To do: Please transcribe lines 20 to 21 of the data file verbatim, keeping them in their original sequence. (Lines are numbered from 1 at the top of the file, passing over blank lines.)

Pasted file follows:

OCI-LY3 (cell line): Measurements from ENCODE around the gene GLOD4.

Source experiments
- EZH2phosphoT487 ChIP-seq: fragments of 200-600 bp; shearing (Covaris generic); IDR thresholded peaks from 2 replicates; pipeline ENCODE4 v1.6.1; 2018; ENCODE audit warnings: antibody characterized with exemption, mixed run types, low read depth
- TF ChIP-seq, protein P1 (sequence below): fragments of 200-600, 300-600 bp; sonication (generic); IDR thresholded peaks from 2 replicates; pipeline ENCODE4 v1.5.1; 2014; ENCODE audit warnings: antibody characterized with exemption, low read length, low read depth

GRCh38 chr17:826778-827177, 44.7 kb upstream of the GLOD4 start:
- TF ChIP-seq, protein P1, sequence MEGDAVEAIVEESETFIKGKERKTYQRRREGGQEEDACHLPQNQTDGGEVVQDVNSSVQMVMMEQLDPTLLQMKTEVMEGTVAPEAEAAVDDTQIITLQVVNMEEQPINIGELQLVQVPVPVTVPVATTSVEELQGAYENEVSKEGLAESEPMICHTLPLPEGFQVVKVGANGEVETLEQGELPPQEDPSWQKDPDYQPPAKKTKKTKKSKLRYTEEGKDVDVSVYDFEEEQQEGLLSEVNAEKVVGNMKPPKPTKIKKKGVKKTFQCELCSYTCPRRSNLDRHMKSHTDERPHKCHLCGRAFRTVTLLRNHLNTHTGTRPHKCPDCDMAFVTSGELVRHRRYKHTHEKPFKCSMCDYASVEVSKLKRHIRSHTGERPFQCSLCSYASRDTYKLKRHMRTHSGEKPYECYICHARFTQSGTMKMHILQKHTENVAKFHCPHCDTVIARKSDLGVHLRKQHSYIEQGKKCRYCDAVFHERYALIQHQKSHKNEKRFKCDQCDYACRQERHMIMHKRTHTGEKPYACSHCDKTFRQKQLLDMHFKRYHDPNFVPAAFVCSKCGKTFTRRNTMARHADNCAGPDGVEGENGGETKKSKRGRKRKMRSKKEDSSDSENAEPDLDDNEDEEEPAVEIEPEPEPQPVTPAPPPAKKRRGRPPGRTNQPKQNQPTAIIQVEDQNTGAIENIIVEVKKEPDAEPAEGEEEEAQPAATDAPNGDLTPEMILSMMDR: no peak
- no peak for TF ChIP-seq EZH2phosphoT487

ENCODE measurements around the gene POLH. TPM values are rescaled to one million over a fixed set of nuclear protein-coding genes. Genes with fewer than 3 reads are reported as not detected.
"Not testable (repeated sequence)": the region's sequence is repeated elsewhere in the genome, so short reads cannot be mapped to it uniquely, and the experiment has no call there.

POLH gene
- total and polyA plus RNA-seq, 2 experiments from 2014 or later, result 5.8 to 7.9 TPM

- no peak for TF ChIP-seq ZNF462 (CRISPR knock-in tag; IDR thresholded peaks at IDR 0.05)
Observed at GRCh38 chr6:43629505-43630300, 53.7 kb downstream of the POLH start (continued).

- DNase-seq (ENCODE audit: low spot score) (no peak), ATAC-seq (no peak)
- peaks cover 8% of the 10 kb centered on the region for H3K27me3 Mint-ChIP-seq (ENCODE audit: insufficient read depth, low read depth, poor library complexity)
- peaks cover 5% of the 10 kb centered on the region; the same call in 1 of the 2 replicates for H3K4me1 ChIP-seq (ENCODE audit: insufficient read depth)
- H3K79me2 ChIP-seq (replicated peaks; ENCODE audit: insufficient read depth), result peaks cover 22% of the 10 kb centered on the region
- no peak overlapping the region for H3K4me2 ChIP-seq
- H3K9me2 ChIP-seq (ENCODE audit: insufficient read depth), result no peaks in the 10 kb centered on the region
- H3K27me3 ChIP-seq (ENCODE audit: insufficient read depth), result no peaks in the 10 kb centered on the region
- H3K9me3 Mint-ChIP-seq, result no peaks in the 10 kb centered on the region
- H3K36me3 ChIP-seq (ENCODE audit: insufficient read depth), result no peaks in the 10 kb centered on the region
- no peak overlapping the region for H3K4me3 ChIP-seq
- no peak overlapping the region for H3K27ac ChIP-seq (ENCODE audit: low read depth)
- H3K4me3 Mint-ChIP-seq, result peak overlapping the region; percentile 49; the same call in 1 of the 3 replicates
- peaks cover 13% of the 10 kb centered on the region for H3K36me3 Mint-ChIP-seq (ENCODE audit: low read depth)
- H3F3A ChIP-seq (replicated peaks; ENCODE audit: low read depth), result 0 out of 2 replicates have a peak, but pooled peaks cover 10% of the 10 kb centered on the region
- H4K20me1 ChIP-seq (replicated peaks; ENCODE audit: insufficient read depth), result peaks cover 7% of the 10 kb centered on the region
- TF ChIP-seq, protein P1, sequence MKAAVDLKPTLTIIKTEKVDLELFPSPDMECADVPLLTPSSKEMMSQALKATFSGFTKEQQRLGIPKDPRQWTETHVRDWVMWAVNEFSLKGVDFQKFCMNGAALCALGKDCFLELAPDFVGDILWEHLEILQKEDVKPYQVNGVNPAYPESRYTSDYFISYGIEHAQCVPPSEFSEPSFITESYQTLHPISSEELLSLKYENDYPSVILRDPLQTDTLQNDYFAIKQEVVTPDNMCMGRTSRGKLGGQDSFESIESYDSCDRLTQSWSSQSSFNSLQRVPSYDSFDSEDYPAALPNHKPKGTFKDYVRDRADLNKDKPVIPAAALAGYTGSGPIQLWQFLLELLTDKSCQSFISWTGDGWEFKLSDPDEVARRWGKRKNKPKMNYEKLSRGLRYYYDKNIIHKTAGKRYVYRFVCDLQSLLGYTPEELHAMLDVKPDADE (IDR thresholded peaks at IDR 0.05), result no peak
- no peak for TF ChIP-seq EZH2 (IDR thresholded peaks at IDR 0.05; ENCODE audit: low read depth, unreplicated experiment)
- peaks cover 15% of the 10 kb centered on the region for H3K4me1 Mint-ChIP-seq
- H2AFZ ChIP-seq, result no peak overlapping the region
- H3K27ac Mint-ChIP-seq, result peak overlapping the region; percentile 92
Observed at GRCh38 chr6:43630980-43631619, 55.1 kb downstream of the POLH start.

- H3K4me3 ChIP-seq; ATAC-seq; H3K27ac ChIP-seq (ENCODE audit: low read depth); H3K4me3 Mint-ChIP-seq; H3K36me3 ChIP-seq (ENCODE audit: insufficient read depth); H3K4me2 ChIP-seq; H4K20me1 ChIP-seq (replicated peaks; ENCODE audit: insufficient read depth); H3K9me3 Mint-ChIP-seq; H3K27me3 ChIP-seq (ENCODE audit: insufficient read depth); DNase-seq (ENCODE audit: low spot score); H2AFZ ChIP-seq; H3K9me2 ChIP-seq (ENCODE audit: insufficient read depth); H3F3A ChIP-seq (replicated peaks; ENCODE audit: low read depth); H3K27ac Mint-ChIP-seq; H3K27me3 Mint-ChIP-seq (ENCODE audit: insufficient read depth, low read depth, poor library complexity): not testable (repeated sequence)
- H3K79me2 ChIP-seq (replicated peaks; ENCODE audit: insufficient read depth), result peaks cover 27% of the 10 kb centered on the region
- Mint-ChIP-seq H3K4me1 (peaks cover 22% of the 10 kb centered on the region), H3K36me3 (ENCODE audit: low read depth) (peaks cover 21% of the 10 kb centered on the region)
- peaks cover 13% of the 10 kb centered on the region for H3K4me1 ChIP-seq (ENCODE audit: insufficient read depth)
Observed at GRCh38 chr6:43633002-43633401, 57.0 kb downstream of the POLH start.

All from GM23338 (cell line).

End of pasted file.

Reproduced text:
- H3K27me3 ChIP-seq (ENCODE audit: insufficient read depth), result no peaks in the 10 kb centered on the region
- H3K9me3 Mint-ChIP-seq, result no peaks in the 10 kb centered on the region